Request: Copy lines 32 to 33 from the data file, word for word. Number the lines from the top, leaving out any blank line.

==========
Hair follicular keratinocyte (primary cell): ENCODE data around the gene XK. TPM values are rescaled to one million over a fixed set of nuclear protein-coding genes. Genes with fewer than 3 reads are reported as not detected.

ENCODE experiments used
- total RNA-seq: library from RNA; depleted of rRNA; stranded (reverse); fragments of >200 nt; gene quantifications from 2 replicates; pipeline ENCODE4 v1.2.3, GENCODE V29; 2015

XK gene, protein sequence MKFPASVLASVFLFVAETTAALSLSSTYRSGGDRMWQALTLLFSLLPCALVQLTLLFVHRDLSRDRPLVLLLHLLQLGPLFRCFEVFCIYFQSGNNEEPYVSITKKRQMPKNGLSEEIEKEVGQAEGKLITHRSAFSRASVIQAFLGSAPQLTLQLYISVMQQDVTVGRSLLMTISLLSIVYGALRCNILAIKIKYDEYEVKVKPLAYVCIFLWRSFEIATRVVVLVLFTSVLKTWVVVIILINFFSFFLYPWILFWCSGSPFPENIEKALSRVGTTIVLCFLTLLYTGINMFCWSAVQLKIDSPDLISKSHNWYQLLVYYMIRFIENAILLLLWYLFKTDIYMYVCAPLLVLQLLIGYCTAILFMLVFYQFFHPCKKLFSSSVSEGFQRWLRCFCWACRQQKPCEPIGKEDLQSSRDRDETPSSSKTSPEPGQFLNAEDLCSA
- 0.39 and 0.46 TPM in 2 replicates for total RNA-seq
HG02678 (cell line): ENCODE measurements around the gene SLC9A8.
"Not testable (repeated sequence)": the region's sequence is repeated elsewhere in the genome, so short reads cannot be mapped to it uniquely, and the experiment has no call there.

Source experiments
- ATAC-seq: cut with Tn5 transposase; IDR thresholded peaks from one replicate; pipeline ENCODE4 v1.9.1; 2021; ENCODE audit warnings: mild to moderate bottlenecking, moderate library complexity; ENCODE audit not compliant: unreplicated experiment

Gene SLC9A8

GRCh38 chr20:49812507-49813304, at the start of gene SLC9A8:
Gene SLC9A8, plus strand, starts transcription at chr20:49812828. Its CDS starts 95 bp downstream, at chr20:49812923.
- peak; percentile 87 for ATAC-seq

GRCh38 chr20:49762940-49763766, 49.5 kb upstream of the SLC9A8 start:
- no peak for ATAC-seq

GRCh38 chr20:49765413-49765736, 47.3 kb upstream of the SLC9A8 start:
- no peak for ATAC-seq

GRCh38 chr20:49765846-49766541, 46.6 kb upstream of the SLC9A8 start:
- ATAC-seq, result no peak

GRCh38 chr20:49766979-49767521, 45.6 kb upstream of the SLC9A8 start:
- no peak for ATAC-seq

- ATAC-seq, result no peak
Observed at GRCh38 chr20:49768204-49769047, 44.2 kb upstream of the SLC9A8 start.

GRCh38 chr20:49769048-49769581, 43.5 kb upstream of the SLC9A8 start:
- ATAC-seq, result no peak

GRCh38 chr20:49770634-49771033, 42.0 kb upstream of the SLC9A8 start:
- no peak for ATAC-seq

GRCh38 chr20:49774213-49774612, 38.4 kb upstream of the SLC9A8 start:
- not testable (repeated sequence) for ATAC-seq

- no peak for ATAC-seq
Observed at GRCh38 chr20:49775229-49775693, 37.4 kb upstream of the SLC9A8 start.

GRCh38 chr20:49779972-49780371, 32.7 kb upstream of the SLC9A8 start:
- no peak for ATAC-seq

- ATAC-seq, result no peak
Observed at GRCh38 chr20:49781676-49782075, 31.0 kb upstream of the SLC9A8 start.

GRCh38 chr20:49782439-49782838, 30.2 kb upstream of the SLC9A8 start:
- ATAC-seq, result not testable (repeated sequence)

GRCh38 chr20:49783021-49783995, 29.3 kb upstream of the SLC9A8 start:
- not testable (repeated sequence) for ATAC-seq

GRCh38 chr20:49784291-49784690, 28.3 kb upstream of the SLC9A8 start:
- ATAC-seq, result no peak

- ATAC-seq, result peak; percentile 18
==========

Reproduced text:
GRCh38 chr20:49779972-49780371, 32.7 kb upstream of the SLC9A8 start:
- no peak for ATAC-seq